As soon as people receive feedback, they frequently begin to wrestle with the question, “Why should I change?” Do you identify with any of the following negative attitudes that are common after receiving feedback?
- I’ve changed a lot from who I was, when I was young. Give me a break
- I do not think we must change for every single request for change, in this way we will be spending our time changing and would get little done in the process
- If others can’t accept me the way I am then its their problem not mine
- No one is perfect, everyone has weaknesses. It’s important how we leverage our strengths. The fact of the matter is that I get things done and that’s what matter.
Feedback usually gives us some good news and some bad news. Most people are willing to acknowledge their weaknesses, but they do not always try to improve them. As a facilitator the comment I’ve heard most often when reviewing feedback reports with participants is, “I knew I had a problem in this area.”
Every once in a while feedback comes as a big surprise, but most of the time, people always were aware of their weaknesses, often for years.
When I ask, “If you already knew about this problem, why didn’t you do something about it?” They inevitably answer, ” It didn’t seem that important, ” or, “I didn’t want to.”
The problem is not that people can’t change. The problem is that they do not want to change badly enough.
The fact of the matter is that change is often possible only when you combine high “desire for change” with “ease of change” as I illustrate in the figure below.
When motivation or desire to change is high and the task difficulty is high, making a change is going to be difficult. But, even when task difficulty is low, if commitment is low, making a change is still difficult. However, when commitment is low and the difficulty of a task is high, making a change is virtually impossible.
Before you begin making some changes, you should first understand a few things about yourself. First, change does not happen automatically. Simply acknowledging the existence of a problem; though it’s a good place to start, does not change the problem.
The key to making lasting changes is to increase your level of motivation and commitment to make the change. Without an overwhelming desire to change, you will only be able to resolve some issues which are easy though with some difficulty.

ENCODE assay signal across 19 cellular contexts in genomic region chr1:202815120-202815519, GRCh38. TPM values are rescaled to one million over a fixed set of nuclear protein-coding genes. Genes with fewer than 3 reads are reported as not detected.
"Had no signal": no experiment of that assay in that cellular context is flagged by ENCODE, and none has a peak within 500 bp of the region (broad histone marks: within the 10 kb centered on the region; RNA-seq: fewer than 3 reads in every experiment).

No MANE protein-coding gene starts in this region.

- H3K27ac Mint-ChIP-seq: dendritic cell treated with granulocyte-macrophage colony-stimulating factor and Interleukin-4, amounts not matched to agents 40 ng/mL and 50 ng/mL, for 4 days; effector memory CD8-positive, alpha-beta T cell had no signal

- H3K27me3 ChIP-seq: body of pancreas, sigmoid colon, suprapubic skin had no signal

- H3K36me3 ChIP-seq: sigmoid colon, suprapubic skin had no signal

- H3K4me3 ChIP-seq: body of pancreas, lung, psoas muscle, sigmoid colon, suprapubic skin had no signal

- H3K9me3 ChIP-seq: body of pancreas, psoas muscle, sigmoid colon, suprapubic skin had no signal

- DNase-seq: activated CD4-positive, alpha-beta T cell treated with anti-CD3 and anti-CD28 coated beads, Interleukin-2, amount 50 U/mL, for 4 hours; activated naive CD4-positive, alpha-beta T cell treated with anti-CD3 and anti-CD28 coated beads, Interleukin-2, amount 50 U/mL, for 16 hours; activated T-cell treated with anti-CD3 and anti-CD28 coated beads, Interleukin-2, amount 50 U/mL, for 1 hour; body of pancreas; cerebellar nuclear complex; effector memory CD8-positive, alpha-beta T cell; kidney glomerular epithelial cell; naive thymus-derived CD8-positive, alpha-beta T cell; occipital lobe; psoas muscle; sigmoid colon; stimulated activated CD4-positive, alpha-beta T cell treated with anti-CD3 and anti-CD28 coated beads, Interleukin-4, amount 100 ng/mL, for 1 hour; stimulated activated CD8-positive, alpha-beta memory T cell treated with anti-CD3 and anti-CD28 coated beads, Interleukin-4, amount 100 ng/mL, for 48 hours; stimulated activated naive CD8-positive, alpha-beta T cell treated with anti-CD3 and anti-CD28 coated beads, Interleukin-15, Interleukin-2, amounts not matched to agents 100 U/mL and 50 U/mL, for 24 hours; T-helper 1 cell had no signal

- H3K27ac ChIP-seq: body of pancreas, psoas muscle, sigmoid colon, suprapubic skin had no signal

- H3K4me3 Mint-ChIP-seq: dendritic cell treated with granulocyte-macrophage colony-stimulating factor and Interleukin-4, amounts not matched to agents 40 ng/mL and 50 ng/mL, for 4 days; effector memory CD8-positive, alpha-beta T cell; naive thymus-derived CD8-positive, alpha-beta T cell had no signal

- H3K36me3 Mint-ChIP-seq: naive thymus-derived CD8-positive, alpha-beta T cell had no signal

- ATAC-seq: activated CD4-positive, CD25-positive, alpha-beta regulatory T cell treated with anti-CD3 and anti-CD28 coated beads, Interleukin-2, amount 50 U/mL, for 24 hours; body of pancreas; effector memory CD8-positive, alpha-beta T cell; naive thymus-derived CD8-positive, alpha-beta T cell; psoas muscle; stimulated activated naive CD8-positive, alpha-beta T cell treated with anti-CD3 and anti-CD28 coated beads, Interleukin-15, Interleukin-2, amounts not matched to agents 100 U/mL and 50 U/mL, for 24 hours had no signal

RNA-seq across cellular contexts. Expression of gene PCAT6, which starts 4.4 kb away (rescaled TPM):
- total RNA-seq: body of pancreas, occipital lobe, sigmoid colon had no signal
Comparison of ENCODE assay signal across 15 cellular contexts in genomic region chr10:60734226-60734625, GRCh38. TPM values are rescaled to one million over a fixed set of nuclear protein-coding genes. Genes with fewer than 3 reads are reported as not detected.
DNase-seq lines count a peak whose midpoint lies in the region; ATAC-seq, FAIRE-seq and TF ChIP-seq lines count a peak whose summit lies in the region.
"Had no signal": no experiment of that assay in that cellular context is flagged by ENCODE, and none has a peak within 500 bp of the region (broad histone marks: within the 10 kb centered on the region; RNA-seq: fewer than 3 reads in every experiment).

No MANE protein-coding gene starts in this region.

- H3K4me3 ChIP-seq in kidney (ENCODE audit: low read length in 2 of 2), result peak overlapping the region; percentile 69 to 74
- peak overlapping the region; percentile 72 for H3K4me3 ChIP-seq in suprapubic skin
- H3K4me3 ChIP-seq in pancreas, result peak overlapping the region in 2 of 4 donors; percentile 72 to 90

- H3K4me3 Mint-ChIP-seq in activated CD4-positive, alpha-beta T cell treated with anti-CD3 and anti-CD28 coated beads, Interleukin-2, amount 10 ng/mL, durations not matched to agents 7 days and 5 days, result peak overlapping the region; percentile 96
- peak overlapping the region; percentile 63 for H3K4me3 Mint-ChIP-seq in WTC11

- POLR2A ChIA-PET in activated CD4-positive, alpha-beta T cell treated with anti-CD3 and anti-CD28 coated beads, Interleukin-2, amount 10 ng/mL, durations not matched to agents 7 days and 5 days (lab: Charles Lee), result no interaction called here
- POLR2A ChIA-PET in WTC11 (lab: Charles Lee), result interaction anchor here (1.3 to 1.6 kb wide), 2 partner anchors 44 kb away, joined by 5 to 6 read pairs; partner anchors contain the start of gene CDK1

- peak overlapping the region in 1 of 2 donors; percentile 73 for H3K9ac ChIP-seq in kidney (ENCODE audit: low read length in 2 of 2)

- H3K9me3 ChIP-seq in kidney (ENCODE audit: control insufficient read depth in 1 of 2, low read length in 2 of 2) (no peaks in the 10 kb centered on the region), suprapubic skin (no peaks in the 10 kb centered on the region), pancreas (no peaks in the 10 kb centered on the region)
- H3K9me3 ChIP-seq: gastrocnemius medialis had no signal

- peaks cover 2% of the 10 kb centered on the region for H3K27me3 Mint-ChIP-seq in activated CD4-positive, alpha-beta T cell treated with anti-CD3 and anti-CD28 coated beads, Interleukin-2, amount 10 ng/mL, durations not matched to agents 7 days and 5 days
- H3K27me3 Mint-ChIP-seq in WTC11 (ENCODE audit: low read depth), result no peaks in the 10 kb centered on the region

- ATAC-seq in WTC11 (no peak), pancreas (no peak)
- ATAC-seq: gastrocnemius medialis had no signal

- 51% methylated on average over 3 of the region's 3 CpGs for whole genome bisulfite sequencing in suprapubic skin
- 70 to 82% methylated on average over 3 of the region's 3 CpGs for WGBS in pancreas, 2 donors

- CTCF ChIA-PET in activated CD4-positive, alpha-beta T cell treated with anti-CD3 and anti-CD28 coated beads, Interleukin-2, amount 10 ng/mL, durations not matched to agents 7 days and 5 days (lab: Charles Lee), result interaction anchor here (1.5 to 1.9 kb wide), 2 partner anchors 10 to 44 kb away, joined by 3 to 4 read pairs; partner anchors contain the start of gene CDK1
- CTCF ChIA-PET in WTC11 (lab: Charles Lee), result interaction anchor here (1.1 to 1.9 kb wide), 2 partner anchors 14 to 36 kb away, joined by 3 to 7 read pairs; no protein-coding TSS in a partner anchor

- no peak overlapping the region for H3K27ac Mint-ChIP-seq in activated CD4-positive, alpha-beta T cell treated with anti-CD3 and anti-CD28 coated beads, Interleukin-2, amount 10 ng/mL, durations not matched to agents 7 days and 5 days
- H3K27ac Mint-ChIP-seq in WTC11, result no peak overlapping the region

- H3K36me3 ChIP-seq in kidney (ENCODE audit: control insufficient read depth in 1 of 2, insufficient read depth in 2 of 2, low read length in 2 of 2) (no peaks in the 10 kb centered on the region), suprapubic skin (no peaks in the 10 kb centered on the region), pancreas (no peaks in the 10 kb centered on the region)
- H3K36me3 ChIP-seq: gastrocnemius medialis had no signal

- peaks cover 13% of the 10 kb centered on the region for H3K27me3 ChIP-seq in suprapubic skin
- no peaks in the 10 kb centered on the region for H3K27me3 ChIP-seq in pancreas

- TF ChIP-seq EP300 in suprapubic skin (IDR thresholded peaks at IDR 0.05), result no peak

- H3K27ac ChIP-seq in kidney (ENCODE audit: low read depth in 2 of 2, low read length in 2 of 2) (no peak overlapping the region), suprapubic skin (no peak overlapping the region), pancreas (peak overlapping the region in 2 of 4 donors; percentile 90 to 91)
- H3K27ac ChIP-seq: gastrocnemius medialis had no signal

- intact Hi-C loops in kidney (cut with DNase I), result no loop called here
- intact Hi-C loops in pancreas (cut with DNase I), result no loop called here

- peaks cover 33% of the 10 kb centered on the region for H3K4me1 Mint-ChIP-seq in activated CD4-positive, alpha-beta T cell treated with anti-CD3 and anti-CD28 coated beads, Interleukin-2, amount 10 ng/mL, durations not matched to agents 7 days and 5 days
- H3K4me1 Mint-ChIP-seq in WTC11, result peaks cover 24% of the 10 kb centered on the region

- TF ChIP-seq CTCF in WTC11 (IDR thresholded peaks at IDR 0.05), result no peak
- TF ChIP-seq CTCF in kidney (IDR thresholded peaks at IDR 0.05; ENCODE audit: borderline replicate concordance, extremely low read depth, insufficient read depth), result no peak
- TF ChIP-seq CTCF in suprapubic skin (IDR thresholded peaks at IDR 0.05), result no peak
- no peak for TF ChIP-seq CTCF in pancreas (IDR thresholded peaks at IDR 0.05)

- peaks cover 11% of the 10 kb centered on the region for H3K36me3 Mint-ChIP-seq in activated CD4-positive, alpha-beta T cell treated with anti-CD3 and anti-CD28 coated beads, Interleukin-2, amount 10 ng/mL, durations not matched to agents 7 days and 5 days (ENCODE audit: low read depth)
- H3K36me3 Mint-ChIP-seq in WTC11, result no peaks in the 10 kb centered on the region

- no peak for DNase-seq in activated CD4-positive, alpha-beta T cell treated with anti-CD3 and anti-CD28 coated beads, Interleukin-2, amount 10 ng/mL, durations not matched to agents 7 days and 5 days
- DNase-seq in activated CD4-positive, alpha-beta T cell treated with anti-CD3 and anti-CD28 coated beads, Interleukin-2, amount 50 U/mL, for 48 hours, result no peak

So what should I do?
Begin working on the changes from your ‘current state’
When I was reviewing the feedback report with one of my participants, I recollect that it indicated that others perceived he lacked the ability to think and act in a strategic manner. He responded by saying that his job didn’t require him to think strategically and the role demanded that he just follows his bosses orders to the tee. I will demonstrate strategic thinking when I have a job or role which demands that of me. In fact I can do better than my boss if given such a role he said.
It seemed like he was thinking that the feedback which was given to him was more to do with the and in relation to the position that he had than his ability.
I asked him, if he thinks that the management would ever consider a person who did not have the ability to positions which demanded thinking and acting strategically. He said “No”. I just told him that he is never going to get the job unless he starts demonstrating the ability to think and act strategically.
Most people end up saying that “I will change when my situation changes” The problem with this line of thinking is that – you will be running for the shovel to dig a well when you are thirsty. That’s not ideal isn’t it?
Change has to be in the ‘here and now’.
Involve stakeholders – stop blaming
In most cultures, we have a learnt and have a tendency to assign blame. It starts at a very early age. For example, when we were asked by our parents who made a mess in the living room, we were quick to point the finger at another brother or sister.
Similarly, I am always amazed that, when managers encounter complex and difficult problems, they frequently solve them by replacing somebody. The problem is still there, but now they have someone to blame.
I am not only amazed by our tendency to blame others, but also by our willingness to accept all the blame ourselves. “I blew it; I’m responsible, ” a manager once told me as we discussed a problem. It’s as if life would be simpler for everyone if someone else could just take all the responsibility.
Involving key stakeholders and building codependence actually helps in the change process. Most of the time you find that it is not always because of the ability or desire to change that comes in the way but it’s a result of others in the social system who keep generating the circumstances which stops people from doing so.
An alcoholic might want to change but the people who live with him have to ensure that they do not create circumstances which will make him start drinking again as an escape mechanism. The whole environment needs to be supportive else change becomes very difficult to achieve.
Learning to change begins with the right attitude toward change. Some of the following attitudes may help you as you navigate the change process
- Change is the only constant and it makes life interesting
- Change is a skill that you can master
- There will come a time when change is useful and I might as well prepare for it
- The key skill successful people possess is that they look to improve continually and keep seeking feedback from the environment to do that.
Seeking feedback is the most powerful tool to identify and reduce your blind spots. It will help you to develop your weak areas and leverage your strengths.
Why not start right now?